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I am of German heritage and raised in the Midwest. My parents and grandparents used the term dutchy to describe a woman who dressed in and old-fashioned, overly conservative, unflattering manner. They didn't use the term specifically to describe a personality trait, but it could apply to a stern, conservative, old-fashioned person.

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From my research, I have found this definition for Dutchy that I think suits your situation:

adjective

  • Difficult to understand, slurred, imprecisely articulated (of one's speech) (dialect: regional to rural Central New York State)

He is so dutchy that we can hardly understand him.

I would assume this has a slight negative connotation so would fit into your impression that "they both were very fond of her, but...(she was Dutchy)"

  • If I had to replace Dutchy with another adjective, based on the sense of how it was said, I would be inclined to use words that describe a person's personality or habits, like stern or aloof or frugal or sharp-tongued. – McCaverty Nov 18 '16 at 15:21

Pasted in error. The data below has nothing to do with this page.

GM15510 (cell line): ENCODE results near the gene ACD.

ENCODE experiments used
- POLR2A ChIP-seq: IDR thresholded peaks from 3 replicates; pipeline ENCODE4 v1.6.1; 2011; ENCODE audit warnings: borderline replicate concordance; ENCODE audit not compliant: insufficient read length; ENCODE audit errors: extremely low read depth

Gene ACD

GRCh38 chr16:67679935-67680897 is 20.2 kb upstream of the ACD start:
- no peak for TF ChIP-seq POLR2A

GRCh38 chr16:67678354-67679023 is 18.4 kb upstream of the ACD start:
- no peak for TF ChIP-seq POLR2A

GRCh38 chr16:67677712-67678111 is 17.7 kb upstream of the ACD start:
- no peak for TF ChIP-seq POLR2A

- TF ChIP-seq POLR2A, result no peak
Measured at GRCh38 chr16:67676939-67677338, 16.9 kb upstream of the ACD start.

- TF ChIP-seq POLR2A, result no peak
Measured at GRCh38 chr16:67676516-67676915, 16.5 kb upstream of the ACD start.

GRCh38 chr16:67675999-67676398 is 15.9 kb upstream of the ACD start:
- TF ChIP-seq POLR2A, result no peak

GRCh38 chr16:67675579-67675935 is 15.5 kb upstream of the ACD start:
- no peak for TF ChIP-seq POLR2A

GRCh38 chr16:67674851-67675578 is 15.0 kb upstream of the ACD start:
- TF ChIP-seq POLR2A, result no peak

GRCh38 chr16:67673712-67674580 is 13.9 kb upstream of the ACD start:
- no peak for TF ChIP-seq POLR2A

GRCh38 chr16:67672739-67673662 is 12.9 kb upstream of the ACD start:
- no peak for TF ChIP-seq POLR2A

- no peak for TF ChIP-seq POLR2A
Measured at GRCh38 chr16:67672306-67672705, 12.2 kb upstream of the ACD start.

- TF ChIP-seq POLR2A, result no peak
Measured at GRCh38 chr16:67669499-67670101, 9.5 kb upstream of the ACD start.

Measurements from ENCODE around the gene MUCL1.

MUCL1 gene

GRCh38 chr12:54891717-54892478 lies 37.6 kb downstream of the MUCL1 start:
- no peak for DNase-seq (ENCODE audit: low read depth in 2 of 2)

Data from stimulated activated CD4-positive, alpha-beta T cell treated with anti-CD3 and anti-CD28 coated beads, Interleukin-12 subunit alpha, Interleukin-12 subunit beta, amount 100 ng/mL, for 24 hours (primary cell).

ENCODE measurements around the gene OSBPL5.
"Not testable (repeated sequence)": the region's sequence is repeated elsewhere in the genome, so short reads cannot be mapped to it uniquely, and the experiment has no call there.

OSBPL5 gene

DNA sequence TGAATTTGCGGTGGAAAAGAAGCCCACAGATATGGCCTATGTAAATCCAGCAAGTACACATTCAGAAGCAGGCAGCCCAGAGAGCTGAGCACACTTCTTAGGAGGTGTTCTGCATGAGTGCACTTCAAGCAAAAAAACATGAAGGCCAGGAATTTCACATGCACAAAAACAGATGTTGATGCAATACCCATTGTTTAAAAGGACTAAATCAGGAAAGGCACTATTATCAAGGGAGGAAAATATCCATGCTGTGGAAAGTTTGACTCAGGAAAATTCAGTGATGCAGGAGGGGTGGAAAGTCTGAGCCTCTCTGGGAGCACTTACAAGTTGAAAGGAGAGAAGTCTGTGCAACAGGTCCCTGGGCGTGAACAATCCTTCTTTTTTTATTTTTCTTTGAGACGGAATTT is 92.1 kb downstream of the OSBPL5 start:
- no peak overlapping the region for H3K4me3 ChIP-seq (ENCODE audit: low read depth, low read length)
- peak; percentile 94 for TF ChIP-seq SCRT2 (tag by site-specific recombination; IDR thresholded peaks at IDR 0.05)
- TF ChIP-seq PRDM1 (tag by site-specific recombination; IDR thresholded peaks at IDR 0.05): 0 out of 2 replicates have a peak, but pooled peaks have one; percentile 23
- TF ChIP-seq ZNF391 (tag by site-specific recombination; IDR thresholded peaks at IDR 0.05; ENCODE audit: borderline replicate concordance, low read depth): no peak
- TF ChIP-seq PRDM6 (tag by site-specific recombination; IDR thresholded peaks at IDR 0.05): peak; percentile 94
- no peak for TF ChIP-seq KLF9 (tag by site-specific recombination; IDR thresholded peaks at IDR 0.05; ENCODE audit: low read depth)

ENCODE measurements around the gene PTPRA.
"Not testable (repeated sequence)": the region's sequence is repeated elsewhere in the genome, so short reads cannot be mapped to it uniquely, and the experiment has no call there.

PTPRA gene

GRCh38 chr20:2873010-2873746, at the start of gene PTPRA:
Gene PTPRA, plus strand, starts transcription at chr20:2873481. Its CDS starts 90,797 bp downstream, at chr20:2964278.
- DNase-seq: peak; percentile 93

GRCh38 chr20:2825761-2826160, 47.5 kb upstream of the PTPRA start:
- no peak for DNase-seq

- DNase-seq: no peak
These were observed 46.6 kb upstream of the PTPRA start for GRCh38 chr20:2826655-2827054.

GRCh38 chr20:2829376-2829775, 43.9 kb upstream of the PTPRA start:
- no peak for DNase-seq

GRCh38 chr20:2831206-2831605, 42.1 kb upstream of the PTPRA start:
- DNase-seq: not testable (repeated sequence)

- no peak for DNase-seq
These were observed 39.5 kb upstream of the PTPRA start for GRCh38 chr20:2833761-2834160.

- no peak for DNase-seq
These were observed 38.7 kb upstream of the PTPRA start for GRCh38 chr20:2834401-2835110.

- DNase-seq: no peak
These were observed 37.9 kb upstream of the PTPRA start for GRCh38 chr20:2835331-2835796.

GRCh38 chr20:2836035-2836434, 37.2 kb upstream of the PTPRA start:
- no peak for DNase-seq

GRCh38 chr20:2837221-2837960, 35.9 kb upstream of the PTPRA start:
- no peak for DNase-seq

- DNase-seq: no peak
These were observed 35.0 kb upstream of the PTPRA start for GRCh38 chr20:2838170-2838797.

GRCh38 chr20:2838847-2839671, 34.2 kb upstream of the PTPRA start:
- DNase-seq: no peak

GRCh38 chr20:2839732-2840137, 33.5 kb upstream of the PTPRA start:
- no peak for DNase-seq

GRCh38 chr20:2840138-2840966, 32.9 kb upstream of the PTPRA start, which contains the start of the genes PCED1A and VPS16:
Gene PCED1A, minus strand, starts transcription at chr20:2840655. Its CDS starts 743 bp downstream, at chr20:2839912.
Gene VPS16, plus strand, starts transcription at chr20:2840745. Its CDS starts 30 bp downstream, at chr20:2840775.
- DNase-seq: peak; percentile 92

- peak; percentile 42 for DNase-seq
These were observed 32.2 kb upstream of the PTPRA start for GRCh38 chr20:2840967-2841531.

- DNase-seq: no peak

• Or imprecisely articulate? That is the only adjective definition I have been able to come up with. Without actually asking your grandparents, it may be hard to know exactly how they meant it. – Hank Nov 18 '16 at 15:23
  • I appreciate the effort, Hank! I wish I could ask them or that I had pressed them further to explain at the time. It was a large family gathering and I expect the subject got changed or some other distraction happened and I failed to follow up. – McCaverty Nov 18 '16 at 15:25
  • No problem at all! Maybe they were a little dutchy and you had trouble understanding them? haha – Hank Nov 18 '16 at 15:26
  • Lol - maybe so! – McCaverty Nov 18 '16 at 15:26
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The Urban Dictionary online has a number of ideas, but I suspect the OED gets closest

Frequency (in current use): Etymology: < Dutch adj., n.1, and adv. + -y suffix1. Dutch-like. 1893 J. H. Ross in King's Business (New Haven, Connecticut) 127 The faces [in Rembrandt's Scripture pictures] are not ideal but Dutchy.

My suspicion is that this was a late-nineteenth/early-twentieth American expression for a person of Dutch, or possibly German descent, perhaps one who didn't speak English entirely fluently.